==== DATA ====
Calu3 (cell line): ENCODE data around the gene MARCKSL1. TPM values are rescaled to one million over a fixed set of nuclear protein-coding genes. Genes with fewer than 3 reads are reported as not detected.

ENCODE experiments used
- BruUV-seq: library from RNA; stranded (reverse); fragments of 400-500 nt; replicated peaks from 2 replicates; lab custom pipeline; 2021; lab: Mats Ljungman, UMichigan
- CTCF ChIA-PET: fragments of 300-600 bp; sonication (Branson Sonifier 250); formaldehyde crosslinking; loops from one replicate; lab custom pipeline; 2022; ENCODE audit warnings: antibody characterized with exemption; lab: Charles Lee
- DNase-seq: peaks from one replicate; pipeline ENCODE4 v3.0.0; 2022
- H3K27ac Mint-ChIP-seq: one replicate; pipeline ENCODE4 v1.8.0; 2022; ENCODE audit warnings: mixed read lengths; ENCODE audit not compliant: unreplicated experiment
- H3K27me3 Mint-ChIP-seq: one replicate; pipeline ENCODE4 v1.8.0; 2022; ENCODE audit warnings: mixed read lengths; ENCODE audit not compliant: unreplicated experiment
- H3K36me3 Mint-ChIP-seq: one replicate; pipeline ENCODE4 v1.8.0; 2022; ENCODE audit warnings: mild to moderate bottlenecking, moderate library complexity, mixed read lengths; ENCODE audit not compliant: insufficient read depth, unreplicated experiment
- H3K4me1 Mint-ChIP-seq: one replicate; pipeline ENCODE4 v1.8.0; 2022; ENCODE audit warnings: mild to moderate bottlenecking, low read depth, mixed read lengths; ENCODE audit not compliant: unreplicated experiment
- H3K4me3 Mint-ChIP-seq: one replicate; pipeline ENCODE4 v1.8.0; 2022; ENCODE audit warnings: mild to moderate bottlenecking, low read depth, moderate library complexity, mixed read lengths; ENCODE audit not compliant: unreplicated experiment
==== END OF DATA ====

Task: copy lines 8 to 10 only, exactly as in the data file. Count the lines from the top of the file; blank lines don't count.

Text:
- H3K36me3 Mint-ChIP-seq: one replicate; pipeline ENCODE4 v1.8.0; 2022; ENCODE audit warnings: mild to moderate bottlenecking, moderate library complexity, mixed read lengths; ENCODE audit not compliant: insufficient read depth, unreplicated experiment
- H3K4me1 Mint-ChIP-seq: one replicate; pipeline ENCODE4 v1.8.0; 2022; ENCODE audit warnings: mild to moderate bottlenecking, low read depth, mixed read lengths; ENCODE audit not compliant: unreplicated experiment
- H3K4me3 Mint-ChIP-seq: one replicate; pipeline ENCODE4 v1.8.0; 2022; ENCODE audit warnings: mild to moderate bottlenecking, low read depth, moderate library complexity, mixed read lengths; ENCODE audit not compliant: unreplicated experiment